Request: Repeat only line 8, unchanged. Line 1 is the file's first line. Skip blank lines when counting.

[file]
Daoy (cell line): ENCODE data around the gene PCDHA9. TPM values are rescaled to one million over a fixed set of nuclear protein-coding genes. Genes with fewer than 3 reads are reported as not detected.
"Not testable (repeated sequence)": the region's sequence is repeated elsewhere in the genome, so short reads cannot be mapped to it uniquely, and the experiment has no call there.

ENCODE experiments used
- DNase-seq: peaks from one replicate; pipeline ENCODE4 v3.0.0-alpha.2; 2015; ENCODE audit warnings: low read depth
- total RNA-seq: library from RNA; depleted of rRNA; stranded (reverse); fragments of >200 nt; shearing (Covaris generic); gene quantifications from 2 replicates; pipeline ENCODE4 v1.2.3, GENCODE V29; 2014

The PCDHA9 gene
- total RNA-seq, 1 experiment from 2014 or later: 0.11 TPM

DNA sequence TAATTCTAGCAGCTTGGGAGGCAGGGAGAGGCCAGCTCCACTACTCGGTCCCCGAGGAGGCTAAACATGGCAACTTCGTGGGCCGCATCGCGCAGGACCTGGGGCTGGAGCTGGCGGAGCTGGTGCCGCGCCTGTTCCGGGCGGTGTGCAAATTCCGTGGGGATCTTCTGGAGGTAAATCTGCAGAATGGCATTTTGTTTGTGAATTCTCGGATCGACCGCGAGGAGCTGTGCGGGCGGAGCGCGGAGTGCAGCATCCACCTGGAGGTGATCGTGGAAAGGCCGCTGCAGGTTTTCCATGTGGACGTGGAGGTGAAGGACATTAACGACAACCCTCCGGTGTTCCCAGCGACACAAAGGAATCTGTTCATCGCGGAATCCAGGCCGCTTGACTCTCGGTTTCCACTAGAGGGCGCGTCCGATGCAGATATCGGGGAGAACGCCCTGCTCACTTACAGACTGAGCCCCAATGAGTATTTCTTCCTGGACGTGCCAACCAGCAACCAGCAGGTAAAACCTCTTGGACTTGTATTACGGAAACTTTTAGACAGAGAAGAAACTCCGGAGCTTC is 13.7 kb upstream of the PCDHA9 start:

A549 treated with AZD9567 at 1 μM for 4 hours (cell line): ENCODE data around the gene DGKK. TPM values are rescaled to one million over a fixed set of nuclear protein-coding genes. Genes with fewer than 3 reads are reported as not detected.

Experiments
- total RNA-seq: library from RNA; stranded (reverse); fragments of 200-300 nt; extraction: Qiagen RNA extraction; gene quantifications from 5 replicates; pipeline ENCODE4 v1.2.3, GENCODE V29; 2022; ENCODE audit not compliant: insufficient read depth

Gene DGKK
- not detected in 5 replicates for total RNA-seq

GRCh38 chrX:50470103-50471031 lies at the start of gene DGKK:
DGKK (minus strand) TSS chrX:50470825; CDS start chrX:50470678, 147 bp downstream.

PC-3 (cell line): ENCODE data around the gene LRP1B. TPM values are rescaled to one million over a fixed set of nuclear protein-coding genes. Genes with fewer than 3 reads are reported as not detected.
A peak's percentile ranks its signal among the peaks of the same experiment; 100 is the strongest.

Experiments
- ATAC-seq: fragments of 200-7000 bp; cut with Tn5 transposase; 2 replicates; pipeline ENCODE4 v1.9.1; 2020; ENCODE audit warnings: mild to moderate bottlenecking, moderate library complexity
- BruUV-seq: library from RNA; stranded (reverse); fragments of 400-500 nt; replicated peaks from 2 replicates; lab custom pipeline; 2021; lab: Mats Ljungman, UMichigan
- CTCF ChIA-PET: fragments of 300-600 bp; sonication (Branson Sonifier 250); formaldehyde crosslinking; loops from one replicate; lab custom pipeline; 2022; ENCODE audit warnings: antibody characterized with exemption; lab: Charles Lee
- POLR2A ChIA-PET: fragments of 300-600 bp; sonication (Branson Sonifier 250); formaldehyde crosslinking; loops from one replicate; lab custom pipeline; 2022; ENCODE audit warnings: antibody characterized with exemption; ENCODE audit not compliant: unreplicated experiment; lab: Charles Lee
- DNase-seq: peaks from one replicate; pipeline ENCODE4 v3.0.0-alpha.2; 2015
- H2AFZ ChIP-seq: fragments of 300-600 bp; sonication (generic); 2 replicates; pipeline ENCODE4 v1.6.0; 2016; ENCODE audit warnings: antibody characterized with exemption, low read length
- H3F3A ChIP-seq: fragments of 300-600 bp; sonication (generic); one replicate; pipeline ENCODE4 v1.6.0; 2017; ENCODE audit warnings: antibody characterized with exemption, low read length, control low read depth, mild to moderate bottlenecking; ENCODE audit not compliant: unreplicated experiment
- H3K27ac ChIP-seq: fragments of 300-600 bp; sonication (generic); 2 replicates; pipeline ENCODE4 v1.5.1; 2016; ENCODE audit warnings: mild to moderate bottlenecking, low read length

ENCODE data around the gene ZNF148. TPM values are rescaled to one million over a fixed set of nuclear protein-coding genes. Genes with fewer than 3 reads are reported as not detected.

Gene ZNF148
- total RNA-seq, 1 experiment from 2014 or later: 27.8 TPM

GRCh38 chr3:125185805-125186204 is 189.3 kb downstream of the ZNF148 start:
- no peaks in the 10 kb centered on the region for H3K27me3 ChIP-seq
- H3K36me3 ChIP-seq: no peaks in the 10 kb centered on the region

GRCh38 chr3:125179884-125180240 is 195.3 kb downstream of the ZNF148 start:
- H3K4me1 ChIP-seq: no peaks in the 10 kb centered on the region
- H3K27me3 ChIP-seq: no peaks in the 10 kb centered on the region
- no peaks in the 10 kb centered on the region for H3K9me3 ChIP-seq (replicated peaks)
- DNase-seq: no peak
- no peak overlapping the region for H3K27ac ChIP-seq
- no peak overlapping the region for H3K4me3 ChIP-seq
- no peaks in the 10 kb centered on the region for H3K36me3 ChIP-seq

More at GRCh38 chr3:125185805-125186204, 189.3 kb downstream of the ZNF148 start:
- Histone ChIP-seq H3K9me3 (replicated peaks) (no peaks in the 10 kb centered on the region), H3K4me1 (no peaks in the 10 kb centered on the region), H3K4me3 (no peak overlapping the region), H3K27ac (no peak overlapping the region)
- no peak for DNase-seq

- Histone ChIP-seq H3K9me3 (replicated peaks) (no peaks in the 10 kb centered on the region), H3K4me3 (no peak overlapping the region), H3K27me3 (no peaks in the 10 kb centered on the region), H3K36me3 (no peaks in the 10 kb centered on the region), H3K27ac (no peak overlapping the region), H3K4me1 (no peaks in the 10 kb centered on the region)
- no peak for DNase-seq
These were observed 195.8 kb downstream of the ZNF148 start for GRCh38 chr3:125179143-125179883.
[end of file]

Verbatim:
DNA sequence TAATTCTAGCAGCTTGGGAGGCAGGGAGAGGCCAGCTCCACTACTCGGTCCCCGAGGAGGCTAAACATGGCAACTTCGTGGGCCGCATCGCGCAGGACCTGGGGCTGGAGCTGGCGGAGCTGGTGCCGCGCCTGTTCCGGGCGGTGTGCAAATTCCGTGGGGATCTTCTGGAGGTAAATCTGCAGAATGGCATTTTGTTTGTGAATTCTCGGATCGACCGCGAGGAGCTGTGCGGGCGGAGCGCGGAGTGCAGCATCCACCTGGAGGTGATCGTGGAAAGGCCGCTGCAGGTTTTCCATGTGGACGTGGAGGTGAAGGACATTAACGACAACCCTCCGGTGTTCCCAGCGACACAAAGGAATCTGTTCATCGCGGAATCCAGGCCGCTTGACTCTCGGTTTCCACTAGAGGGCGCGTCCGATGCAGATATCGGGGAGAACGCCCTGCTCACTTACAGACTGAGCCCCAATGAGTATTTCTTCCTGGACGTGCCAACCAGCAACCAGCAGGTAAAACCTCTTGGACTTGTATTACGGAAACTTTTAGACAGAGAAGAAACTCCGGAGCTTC is 13.7 kb upstream of the PCDHA9 start: